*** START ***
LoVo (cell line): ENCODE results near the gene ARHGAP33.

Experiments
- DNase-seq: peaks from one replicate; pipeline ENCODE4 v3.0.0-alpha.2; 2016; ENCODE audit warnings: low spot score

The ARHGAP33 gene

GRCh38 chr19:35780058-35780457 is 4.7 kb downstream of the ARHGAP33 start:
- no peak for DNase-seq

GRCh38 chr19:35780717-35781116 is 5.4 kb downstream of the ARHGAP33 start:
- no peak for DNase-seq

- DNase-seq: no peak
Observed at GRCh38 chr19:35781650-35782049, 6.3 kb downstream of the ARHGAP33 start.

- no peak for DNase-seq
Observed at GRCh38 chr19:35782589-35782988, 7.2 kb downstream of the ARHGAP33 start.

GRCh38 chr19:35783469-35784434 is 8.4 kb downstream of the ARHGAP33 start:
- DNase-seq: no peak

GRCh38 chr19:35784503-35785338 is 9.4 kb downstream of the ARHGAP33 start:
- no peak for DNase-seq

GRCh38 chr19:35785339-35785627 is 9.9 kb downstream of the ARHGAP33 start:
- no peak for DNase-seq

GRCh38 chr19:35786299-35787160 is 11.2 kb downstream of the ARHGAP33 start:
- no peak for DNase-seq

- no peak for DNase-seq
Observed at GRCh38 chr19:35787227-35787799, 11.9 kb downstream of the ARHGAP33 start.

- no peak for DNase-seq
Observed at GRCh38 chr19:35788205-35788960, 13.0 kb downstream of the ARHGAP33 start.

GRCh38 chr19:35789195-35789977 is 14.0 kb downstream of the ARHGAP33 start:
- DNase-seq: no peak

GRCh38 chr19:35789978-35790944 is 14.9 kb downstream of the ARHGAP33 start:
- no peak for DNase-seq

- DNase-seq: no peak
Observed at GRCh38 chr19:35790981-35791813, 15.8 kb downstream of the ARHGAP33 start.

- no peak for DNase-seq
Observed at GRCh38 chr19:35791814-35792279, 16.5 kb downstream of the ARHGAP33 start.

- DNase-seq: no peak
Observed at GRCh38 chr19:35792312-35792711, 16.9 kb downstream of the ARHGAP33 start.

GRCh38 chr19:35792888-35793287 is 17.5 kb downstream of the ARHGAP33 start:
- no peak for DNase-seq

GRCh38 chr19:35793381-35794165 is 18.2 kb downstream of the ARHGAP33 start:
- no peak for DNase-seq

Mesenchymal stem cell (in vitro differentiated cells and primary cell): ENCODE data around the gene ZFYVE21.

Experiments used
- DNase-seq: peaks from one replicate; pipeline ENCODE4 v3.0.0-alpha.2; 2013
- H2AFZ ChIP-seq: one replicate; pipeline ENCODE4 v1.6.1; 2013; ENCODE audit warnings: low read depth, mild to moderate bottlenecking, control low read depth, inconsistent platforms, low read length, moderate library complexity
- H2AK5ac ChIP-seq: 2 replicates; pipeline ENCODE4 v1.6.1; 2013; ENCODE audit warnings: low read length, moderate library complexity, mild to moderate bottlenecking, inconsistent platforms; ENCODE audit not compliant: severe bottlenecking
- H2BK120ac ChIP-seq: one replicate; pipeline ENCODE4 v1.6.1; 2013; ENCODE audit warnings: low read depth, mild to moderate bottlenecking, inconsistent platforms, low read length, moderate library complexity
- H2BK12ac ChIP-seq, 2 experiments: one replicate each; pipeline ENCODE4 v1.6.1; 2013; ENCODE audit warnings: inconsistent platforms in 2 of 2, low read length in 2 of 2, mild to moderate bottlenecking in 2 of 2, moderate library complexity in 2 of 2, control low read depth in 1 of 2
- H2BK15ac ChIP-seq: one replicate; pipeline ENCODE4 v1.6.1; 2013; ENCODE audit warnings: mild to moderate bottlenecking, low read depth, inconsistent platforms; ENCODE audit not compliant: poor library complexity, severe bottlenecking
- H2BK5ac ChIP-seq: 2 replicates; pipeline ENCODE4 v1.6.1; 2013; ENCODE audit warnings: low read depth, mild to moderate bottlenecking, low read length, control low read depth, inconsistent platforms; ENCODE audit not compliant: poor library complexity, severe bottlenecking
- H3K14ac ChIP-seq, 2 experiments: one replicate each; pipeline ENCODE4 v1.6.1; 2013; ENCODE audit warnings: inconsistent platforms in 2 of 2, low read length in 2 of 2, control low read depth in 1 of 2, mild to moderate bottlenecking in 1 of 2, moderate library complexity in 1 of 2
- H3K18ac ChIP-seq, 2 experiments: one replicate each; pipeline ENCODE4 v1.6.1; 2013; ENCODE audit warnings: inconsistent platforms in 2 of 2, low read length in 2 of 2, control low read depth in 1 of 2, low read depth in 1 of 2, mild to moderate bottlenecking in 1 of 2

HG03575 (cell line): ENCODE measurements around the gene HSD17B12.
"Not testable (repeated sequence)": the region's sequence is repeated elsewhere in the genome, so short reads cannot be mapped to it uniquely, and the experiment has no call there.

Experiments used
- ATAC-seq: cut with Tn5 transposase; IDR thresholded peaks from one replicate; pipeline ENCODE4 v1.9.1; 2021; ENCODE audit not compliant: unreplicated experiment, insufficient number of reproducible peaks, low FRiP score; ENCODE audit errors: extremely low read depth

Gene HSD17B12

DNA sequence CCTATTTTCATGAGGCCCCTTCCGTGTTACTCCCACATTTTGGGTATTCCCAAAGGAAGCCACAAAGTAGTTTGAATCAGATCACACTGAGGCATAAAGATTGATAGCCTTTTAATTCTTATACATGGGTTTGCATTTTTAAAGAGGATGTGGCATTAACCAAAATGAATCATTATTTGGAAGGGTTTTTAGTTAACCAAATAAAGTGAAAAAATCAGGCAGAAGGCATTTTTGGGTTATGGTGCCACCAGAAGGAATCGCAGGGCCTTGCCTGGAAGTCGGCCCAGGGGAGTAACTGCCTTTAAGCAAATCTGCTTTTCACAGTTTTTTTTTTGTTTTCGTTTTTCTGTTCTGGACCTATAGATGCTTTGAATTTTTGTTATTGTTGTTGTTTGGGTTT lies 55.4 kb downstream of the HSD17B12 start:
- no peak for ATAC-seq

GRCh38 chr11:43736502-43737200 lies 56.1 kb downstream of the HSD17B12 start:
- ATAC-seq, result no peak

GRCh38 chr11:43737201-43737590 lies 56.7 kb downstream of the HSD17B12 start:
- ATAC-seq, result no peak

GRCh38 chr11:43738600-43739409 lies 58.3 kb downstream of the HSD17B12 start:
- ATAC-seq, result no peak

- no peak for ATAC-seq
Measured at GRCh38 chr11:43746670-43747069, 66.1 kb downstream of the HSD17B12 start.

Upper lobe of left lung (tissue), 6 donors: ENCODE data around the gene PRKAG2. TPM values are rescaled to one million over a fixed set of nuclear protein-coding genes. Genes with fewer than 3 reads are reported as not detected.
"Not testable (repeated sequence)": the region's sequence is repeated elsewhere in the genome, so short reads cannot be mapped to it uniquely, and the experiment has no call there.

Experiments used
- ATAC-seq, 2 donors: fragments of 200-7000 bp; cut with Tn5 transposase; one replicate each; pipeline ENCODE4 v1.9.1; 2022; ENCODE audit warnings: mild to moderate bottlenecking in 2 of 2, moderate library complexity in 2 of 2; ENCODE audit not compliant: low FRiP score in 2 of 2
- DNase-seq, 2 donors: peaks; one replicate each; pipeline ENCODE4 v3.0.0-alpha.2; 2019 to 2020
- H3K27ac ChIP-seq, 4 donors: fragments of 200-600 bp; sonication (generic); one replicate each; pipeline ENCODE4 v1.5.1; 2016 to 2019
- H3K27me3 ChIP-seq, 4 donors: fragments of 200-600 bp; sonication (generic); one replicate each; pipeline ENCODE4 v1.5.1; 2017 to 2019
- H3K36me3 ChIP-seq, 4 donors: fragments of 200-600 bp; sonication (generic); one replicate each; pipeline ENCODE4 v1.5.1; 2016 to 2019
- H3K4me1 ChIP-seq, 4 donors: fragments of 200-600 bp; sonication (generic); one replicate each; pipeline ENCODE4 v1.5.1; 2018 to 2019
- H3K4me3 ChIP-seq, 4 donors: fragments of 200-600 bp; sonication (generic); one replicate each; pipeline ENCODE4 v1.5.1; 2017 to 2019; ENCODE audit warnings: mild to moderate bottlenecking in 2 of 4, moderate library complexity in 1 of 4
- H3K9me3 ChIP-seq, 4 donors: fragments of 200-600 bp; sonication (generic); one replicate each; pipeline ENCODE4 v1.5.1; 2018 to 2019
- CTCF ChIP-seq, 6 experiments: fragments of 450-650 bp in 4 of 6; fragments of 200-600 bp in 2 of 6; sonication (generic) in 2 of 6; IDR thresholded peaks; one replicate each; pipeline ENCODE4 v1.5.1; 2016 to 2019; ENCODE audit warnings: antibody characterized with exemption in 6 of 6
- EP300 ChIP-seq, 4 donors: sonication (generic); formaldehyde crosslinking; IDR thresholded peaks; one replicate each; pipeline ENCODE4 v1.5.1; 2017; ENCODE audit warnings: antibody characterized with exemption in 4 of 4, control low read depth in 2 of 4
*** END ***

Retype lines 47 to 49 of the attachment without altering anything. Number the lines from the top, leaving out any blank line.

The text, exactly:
- H2BK5ac ChIP-seq: 2 replicates; pipeline ENCODE4 v1.6.1; 2013; ENCODE audit warnings: low read depth, mild to moderate bottlenecking, low read length, control low read depth, inconsistent platforms; ENCODE audit not compliant: poor library complexity, severe bottlenecking
- H3K14ac ChIP-seq, 2 experiments: one replicate each; pipeline ENCODE4 v1.6.1; 2013; ENCODE audit warnings: inconsistent platforms in 2 of 2, low read length in 2 of 2, control low read depth in 1 of 2, mild to moderate bottlenecking in 1 of 2, moderate library complexity in 1 of 2
- H3K18ac ChIP-seq, 2 experiments: one replicate each; pipeline ENCODE4 v1.6.1; 2013; ENCODE audit warnings: inconsistent platforms in 2 of 2, low read length in 2 of 2, control low read depth in 1 of 2, low read depth in 1 of 2, mild to moderate bottlenecking in 1 of 2